There is something of dreams in all this. In sleep, dreams echo our fears and desires, transgress what everyday experience tells us is possible or not, imaginatively unleash our potential, and suspend disbelief. When we dream, it seems quite realistic that people fly, become younger, or return from death, for these are our wishes. We can extend this to dreaming awake: Bloch called this “dreamwork” and “forward dreaming,” and Walter Benjamin called it “awakening” through “dream consciousness” to “truth.” Dream consciousness sees beyond the horizon of what we can see in the present, toward the possible but not yet real. Sometimes, Bloch added, this forward vision can become “the dream that goes out to shape the external world.” Again, this is utopia as method.32

Dreams are at the center of one of the most influential books ever written in Russia, Nikolai Chernyshevsky’s novel What Is to Be Done? Stories About New People. Most of the “action” in this novel are long conversations: about the individual and society, friendship and love, oppression and freedom, hierarchy and equality. But key moments in the main character’s growing consciousness of these values, and the inspiration for key decisions in her life, are a series of dreams. For Vera Pavlovna, reasoning alone is not enough to be able to leap into the open air of the new. Dreams are needed. For they transform what experience tells us are the limits of the real into the realm of extraordinary possibility.

In Vera’s first dream, she is “locked up in a damp, dark cellar” when suddenly a door opens and she finds herself “running and frolicking” in an open field that she had not known existed. She realizes she had been born paralyzed and had not known that “others can walk and run” until she is leaping in the field. She meets the one who has cured and freed her, who calls herself “love for humanity.”33 After this dream, Vera Pavlovna begins to think of her family home as a “cellar,” to realize that she was living in a “godforsaken underworld,” and to seek the open air of freedom that she did not know was even possible.

Her second dream also produces consequences for her waking world. The dream begins with a tedious discussion among her male friends about the health or sickness of soil and the necessity of human activity and labor to ensure healthy nature. Various individuals then come to Vera to confess their degraded natures. Then, “love for humanity” appears once more to remind Vera that evil is necessary for good to grow, but in the future “when the good are strong, I will not need the wicked.”34 After this dream, she establishes a cooperative sewing workshop—a project carried forward on “the wings of daydreams.”35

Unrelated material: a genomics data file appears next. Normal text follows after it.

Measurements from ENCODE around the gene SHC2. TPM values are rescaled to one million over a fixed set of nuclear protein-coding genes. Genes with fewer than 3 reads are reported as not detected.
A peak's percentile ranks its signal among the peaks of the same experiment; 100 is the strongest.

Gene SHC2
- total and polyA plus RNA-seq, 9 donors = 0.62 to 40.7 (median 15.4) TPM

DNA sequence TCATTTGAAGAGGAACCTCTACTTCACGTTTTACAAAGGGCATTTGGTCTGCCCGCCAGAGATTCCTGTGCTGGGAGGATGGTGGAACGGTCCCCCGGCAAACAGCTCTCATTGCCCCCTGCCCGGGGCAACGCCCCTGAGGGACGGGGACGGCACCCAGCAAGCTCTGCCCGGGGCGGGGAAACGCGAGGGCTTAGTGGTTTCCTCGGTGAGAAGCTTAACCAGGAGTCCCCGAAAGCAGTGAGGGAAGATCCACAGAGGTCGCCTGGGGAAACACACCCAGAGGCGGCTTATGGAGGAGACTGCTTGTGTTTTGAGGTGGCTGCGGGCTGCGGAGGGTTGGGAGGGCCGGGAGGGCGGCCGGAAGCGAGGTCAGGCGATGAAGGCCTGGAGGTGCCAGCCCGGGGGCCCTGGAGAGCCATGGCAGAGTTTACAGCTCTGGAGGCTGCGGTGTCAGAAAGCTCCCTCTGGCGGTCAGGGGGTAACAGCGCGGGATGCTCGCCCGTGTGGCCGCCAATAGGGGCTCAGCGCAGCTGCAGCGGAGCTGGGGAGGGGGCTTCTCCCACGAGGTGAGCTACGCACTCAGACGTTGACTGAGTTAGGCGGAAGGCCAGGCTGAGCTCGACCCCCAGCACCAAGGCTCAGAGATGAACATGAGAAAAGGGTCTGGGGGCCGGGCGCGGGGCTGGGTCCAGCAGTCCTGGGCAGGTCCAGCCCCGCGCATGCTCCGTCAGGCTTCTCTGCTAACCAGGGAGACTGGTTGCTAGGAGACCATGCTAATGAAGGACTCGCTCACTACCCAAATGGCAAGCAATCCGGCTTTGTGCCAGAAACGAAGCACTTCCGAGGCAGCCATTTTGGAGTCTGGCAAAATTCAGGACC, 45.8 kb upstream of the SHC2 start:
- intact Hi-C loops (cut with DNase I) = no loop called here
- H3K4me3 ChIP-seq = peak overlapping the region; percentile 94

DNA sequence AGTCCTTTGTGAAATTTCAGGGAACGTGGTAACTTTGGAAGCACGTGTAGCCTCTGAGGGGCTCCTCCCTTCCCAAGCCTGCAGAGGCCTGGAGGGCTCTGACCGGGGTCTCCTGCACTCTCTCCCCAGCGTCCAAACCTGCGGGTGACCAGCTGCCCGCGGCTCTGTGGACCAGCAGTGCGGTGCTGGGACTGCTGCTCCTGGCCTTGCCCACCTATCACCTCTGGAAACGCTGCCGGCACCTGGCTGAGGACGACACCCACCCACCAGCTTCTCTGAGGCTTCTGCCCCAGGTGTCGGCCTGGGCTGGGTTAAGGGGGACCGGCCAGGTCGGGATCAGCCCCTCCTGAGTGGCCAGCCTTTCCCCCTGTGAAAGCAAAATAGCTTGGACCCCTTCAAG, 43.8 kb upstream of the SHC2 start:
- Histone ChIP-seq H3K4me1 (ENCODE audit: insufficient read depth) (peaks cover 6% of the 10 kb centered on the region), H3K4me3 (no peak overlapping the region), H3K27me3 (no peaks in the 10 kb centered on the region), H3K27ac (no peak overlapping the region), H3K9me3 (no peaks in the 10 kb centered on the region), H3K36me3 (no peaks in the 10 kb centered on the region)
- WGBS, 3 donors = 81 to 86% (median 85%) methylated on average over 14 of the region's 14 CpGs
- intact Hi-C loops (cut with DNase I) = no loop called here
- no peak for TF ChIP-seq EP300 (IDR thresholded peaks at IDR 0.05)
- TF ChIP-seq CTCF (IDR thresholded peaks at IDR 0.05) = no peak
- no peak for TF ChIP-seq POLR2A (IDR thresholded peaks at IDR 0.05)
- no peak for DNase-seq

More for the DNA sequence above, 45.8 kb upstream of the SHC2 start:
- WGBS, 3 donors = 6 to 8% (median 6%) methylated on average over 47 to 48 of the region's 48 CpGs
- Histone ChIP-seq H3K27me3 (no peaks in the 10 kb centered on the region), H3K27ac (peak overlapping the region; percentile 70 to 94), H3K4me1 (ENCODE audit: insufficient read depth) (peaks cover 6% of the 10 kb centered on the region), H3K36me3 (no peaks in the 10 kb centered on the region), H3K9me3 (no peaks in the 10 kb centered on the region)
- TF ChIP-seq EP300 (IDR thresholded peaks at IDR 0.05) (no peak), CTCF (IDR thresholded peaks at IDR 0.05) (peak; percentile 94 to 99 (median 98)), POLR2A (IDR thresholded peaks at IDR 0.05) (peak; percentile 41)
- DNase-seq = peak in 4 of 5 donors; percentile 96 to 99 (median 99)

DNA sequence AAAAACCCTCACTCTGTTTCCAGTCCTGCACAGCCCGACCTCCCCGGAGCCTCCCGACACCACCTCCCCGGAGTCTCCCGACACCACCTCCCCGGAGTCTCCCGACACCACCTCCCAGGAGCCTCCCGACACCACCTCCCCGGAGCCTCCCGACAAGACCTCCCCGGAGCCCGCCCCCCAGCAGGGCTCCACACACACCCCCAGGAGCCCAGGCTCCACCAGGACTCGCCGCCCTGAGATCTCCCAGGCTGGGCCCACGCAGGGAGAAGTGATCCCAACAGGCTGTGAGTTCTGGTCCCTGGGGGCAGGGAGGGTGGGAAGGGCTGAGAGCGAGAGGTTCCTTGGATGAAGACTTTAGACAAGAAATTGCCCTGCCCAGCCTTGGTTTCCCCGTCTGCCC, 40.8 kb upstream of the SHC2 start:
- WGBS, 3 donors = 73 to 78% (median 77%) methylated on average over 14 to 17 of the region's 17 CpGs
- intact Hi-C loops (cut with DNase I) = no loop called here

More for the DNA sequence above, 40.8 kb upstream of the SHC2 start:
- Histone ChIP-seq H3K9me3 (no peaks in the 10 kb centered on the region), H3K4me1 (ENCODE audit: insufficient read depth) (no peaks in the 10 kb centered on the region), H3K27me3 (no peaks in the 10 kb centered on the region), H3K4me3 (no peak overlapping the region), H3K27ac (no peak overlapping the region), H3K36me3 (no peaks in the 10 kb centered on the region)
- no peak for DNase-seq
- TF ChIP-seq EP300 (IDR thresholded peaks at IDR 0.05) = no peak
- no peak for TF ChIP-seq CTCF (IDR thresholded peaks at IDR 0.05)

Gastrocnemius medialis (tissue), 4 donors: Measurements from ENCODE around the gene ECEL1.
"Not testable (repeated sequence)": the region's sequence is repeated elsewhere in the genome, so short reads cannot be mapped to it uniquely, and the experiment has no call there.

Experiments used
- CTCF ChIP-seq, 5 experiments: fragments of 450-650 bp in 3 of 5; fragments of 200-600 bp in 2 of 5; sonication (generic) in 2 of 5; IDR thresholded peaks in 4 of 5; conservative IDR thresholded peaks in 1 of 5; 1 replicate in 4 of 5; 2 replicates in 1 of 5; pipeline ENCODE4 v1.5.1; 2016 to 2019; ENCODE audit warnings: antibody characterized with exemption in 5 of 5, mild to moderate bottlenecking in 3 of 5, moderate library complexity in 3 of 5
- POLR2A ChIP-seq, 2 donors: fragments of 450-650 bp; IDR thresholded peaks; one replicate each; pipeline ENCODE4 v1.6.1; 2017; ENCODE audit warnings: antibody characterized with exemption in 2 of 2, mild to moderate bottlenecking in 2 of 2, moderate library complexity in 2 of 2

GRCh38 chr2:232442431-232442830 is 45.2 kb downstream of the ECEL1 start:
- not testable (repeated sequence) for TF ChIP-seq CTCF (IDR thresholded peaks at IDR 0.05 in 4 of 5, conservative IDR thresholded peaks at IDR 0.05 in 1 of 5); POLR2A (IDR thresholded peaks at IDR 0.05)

In her third dream, the Italian soprano Angiolina Bosio—whose performances in Russia in the 1850s of Verdi’s La Traviata made her hugely popular—appears and tells Vera to read aloud from a private diary that Vera had not written in actual life. Vera admits in the diary that it is not her husband she truly loves but “her deliverance from the cellar.” She had married the medical student Dmitry Lopukhov to escape her comfortable but oppressive family home and a potentially disastrous marriage her parents favored. As her liberator, Lopukhov deserves “gratitude and devotion, but only that.”36

Vera Pavlovna’s fourth dream is the revelatory climax of her growing consciousness of what a new life and new people might be like, and an answer to the question “what is to be done?” A “radiant beauty” appears, who becomes Vera’s guide, promising to reveal “what was, what is, and what shall be.” They “fly” together to a world of love, sensuality, and indolent bliss ruled by the fertility goddess Astarte. But as women in that world are servile and subordinate, Vera’s guide explains that there is no place for her there. They fly to a second utopia: a magnificent city where the people worship Aphrodite. But the “radiant beauty” tells Vera that this is not a true “kingdom of love” for people “bow down before the woman, but they do not consider her an equal. They worship her, but only as a source of pleasure. They do not acknowledge her human dignity” or recognized her freedom. And so, there too, “I do not exist.” The next world is a land of knights, castles, and chivalry, where the woman is worshipped but not touched. Their goddess is Chastity, the Virgin Mary, “modest, gentle, tender,” but full of sorrow, who tells them “a sword has pierced my heart. You must grieve as well…. The earth is a vale of tears.” The “radiant beauty” again declares “no, no, I did not exist then.”

Finally, Vera Pavlovna’s guide reveals the future. Women are “awakened” to the truth “that she too is a human being [chelovek].” And the “radiant beauty” reveals that she is none other than Vera Pavlovna “herself, but as a goddess.” She explains, “There is nothing nobler than a human being, nothing nobler than a woman. I am each woman to whom I appear.” Like Christ, she is a god who becomes human to show people that they can become gods. She combines and magnifies the best qualities of all the goddesses before her—sensuality, beauty, “reverence before purity”—but enriched by equality, rights, human dignity, and freedom. She unveils the future. After a great rupture, a new world is born. Its architecture and household design are bright and open, made of crystal, glass, and aluminum. Labor in factories has been replaced by the work of machines. People labor in the fields, but only to be in nature and sing in the sunshine. Everyone is free to live as they choose, though most people choose to live as others do for this is rational and beneficial—this is the kingdom of freedom and also the kingdom of heaven. To be sure, this future is still only a distant dream. But it is what Benjamin called “dream consciousness” and Bloch called “dreamwork,” which awakens and inspires forward-looking action. Finally, the goddess’s elder sister, who had appeared in the first dream as “love for humanity,” tells Vera what is to be done: “Bring as much as you can from the future into the present.”